But there may be a conceptual problem with what you are doing. To my understanding you aim to verify existence of specific configuration files required for your program to work right, if those files are missing than the program should fail. But that kind of failure due to missing configuration files, is an expected and valid result of your code. Yet, you unit-test this as if missing files should fail the test, as if missing files are an indication that something wrong with your code, this is wrong.

            Missing files are not indication of your code not working correct and Unit-test should not be used as a validator to make sure the files exist prior executing the program, you will likely agree that unit-test is not part of the actual process and it should only aim to test your code and not preconditions, the test should compare an expected result (mock result of your code) vs. actual result and certainly not meant to become part of the code. That unit test looks like a validator that should be in the code.

            So unless those files are produced by your specific code (and not the deployment) there is no sense testing that. In such case you need to create a configuration validator code - and your unit test could test that instead. So it will test that the validator expected result with a mock input you provide. But the thing here is that you would know that you only testing the validation logic and not the actual existence of the files.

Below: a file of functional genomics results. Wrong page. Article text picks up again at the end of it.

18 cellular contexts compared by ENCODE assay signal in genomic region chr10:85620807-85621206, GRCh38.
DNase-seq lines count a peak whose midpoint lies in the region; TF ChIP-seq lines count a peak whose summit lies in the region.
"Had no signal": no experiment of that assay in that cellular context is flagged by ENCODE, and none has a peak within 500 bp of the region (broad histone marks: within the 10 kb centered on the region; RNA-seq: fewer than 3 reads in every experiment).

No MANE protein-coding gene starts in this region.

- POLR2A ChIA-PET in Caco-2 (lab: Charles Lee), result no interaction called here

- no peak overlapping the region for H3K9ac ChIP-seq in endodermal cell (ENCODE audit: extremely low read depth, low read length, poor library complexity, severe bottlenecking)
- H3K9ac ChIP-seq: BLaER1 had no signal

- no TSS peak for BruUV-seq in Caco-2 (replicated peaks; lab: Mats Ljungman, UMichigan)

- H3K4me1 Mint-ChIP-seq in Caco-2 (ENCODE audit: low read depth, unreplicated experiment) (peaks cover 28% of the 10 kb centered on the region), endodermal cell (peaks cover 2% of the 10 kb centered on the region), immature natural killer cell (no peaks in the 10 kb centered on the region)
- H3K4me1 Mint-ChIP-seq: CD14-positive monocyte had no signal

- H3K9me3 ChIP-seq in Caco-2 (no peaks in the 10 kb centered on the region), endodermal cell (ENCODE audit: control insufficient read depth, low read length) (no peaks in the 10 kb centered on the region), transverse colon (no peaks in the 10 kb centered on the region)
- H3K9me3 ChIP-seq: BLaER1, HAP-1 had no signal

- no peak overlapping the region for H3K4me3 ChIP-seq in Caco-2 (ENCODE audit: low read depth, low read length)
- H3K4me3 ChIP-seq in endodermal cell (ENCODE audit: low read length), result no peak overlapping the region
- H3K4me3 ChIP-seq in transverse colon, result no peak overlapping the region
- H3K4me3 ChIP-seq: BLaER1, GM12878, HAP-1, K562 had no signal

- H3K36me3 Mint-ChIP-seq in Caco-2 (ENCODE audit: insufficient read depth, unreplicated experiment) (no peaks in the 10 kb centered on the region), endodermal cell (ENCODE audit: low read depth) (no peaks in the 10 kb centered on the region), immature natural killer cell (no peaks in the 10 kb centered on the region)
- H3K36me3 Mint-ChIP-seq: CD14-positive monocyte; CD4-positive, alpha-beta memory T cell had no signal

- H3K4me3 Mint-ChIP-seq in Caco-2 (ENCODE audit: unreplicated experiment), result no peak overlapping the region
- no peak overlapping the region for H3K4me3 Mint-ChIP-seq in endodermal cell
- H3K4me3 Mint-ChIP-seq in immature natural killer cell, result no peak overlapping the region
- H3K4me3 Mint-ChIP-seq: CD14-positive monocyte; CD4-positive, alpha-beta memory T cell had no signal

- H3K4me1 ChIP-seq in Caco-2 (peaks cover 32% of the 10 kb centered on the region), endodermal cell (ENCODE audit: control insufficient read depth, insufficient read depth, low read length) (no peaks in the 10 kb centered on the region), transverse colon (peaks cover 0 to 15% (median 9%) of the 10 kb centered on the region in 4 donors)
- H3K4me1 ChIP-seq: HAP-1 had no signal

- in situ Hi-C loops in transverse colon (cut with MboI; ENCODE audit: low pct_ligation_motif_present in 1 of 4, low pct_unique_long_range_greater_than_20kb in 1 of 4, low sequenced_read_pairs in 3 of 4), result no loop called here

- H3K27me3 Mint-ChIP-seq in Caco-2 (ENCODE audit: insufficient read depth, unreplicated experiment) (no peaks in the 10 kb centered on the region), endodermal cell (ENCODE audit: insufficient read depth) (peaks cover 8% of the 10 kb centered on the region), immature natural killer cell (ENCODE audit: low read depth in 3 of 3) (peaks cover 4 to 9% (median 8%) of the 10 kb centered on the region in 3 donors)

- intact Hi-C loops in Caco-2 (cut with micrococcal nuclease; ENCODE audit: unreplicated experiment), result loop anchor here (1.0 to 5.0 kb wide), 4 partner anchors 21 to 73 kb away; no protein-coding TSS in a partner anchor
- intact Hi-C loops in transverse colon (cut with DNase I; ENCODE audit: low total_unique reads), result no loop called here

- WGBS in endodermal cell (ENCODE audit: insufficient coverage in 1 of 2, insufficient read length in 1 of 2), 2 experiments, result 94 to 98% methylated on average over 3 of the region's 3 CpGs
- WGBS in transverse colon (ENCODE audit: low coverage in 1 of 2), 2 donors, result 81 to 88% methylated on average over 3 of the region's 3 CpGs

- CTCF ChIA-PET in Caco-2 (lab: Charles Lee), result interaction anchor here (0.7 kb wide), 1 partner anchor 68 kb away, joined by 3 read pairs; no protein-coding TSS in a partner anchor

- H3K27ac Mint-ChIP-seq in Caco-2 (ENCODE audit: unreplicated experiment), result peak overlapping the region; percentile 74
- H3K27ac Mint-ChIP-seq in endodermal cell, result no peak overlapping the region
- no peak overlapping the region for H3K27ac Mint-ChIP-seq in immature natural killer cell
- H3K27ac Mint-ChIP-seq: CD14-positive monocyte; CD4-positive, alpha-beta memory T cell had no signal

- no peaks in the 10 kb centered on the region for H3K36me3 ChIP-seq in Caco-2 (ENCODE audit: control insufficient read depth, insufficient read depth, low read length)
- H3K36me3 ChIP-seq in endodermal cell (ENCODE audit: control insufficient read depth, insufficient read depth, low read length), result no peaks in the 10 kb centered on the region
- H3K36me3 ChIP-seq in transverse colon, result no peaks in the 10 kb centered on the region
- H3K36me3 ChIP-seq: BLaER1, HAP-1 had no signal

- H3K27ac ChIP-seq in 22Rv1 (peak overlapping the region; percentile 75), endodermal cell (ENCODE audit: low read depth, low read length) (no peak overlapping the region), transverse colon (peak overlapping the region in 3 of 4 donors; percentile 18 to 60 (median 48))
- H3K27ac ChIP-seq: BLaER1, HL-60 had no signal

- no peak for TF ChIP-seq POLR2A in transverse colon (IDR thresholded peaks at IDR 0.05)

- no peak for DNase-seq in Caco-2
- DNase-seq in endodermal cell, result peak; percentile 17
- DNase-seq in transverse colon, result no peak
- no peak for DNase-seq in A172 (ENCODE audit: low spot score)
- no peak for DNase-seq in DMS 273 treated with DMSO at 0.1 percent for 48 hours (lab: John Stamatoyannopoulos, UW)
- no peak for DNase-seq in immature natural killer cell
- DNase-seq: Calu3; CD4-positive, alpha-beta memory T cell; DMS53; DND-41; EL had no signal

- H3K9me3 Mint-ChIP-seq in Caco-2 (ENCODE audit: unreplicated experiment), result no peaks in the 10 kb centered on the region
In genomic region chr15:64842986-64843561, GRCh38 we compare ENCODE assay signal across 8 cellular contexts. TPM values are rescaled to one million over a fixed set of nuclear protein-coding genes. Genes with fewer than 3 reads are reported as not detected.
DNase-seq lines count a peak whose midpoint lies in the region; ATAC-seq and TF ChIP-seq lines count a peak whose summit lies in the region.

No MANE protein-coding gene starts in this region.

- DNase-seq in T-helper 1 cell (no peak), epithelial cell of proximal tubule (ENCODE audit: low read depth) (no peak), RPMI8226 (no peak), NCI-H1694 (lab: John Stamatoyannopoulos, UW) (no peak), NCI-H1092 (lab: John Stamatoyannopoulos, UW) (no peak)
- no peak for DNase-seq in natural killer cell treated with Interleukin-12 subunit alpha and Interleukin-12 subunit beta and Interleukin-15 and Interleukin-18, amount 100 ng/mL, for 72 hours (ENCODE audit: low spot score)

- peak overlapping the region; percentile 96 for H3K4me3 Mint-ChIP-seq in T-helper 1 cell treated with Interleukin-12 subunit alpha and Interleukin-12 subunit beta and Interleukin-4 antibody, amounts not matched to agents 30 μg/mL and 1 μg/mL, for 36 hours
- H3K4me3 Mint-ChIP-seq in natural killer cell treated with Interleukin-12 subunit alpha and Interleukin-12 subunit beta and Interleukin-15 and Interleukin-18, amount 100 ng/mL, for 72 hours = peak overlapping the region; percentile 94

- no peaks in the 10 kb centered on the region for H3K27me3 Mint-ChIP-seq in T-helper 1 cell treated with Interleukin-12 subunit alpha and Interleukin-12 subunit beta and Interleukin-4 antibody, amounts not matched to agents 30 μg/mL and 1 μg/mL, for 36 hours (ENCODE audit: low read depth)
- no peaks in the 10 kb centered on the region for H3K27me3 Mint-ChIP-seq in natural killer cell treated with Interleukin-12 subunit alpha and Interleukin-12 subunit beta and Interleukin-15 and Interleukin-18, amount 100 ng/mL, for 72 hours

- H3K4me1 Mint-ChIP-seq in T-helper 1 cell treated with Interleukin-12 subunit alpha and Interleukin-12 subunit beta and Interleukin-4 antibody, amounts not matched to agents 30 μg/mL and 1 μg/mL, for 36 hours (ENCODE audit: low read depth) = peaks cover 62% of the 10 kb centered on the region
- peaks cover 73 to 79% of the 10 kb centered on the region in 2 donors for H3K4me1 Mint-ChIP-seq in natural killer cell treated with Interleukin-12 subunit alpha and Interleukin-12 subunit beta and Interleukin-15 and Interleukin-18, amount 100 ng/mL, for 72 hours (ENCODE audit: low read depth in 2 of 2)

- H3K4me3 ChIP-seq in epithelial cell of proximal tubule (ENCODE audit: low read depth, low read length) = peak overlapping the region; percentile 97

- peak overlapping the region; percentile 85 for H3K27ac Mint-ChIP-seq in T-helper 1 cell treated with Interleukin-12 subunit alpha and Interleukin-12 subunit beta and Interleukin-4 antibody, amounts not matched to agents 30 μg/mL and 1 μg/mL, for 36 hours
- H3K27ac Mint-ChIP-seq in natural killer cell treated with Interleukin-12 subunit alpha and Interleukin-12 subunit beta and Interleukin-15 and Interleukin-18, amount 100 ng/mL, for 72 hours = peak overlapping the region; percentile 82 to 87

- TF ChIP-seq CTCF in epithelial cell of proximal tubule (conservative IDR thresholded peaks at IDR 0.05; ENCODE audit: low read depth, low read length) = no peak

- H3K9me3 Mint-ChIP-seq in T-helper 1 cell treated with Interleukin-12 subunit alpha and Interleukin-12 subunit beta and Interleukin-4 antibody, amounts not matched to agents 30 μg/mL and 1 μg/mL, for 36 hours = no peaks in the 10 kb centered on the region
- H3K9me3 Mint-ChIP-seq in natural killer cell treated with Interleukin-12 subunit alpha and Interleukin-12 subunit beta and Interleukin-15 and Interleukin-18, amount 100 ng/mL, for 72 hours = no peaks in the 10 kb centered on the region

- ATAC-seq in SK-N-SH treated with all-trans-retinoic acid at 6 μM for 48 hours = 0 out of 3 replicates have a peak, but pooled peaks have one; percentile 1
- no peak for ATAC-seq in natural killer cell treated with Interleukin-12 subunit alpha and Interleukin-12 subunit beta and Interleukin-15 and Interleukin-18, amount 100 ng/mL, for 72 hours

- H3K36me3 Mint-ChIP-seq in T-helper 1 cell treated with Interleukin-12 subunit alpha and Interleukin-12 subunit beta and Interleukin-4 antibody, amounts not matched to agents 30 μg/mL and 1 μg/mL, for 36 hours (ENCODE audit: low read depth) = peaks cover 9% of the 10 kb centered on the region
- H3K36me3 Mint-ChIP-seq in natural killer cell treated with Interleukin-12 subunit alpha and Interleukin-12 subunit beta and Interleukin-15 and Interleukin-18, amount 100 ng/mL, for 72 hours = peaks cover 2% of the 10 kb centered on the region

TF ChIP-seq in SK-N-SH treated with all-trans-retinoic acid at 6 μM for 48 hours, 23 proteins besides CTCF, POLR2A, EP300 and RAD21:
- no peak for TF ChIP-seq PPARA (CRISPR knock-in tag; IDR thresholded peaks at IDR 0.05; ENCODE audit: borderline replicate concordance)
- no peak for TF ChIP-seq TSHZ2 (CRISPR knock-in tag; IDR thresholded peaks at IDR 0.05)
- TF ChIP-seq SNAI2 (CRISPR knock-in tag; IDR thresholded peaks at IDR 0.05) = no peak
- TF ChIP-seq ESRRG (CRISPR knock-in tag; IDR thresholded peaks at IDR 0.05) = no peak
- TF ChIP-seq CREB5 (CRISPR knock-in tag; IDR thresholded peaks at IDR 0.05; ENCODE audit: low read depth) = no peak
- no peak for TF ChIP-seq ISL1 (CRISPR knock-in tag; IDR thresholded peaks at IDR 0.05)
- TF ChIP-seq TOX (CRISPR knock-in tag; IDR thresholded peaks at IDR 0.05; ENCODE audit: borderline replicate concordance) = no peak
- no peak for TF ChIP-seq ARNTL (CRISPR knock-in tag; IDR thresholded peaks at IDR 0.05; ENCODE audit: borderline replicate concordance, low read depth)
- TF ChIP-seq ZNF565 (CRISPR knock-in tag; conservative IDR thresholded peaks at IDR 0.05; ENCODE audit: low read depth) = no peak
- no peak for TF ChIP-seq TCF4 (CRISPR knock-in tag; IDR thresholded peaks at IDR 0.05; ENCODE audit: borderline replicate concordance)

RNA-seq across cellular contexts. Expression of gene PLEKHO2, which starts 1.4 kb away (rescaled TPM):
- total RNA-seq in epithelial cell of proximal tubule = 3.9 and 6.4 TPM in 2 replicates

Mocking Newtonsoft.Json When Unit Testing
            Asked 2020-Oct-08 at 15:00

            I'm currently testing a class that reads an embedded json file, deserialises and loads it into my DI container. Here is a tl;dr of the code, omitting error handling:



            Answered 2020-Oct-08 at 15:00

            There is no official dependency injection package for Newtonsoft.JSON. To test your code, there is no way around creating wrappers, unless you find a mocking framework that mocks static methods.



            How to test XML De-/Serialization
            Asked 2020-Aug-04 at 14:05

            So I tried to create a very simple XmlFileWriter



            Answered 2020-Aug-04 at 14:05

            StreamReader and StreamWriter both have constructors that accept a Stream. I recommend making your method also take streams as parameters, and the your unit tests can supply a MemoryStream containing your test xml as a string (which can be hardcoded), while your actual application can provide a FileStream that is the file on disk. Like so:



            Dependency injection with a .Net Class Library?
            Asked 2020-Jul-15 at 08:37

            I have a Class library that does a lot of File IO. Its a bit difficult to test so I wanted to start using the System.IO.Abstractions package. It has an interface that you can implement with either the real file system, or a mocked one.

            So when the code is running in production I want the real file system but when testing I want to mock it. My class doing IO stuff looks like this.



            Answered 2020-Jul-15 at 08:37

            Community Discussions, Code Snippets contain sources that include Stack Exchange Network


            No vulnerabilities reported

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            You can download it from GitHub.